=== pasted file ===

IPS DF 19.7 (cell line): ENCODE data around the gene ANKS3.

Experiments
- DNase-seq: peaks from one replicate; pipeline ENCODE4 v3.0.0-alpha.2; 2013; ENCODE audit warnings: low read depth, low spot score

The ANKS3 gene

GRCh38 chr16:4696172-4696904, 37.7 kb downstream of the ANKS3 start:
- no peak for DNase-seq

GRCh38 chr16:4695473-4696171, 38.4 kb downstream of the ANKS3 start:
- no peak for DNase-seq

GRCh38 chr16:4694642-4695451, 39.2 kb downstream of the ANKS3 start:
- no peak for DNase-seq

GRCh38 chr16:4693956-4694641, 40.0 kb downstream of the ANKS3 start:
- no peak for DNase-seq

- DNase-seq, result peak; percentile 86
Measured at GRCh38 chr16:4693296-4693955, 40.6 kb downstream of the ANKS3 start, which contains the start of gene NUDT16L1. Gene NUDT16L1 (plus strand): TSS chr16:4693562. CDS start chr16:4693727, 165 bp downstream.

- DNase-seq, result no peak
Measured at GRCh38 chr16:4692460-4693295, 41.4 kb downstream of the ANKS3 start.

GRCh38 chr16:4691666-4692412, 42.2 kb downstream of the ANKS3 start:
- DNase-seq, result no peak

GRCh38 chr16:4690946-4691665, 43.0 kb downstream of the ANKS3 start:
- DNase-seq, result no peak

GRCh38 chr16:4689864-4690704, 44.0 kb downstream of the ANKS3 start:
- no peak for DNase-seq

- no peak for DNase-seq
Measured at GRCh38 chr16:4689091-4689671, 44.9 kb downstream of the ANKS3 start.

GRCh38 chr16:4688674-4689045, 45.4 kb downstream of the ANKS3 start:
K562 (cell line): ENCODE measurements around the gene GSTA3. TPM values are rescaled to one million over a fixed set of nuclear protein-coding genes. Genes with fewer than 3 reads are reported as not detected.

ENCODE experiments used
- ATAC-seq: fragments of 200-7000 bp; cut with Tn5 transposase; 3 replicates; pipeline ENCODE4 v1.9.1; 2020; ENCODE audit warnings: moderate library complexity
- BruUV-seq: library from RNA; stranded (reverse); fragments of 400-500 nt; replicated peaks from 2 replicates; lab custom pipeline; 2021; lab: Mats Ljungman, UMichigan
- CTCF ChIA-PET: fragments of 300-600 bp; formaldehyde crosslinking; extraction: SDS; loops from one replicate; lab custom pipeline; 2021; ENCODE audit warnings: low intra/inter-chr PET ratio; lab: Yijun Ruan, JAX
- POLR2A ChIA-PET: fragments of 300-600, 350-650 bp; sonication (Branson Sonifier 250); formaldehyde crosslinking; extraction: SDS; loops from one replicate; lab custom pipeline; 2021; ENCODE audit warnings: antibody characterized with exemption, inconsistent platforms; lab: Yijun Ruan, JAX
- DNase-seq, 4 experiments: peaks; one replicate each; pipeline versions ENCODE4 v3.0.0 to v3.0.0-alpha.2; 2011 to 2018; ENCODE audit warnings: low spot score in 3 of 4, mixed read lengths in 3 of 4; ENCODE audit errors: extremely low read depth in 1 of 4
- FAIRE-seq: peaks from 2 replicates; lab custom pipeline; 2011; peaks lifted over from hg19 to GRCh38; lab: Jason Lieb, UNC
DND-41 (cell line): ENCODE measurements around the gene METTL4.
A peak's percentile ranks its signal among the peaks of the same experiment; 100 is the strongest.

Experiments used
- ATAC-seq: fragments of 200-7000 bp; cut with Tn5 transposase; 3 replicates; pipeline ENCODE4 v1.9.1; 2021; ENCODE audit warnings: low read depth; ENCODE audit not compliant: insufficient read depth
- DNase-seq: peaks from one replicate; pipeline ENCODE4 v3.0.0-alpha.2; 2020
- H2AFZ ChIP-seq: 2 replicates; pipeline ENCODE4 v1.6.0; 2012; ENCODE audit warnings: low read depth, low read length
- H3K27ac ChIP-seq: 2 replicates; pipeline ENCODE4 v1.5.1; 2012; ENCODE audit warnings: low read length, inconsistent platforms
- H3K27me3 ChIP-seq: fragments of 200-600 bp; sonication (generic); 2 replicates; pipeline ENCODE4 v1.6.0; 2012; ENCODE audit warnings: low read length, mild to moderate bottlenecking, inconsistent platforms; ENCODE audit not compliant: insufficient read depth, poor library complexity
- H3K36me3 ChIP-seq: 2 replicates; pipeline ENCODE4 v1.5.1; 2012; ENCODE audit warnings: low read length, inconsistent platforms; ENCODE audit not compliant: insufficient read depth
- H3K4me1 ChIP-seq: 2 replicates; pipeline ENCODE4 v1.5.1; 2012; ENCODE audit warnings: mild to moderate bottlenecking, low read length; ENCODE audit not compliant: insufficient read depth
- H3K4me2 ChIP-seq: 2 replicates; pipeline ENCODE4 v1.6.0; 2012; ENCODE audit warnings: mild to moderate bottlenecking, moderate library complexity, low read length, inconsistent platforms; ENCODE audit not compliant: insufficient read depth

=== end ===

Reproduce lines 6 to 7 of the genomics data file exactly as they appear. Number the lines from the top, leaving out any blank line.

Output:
- no peak for DNase-seq

GRCh38 chr16:4695473-4696171, 38.4 kb downstream of the ANKS3 start: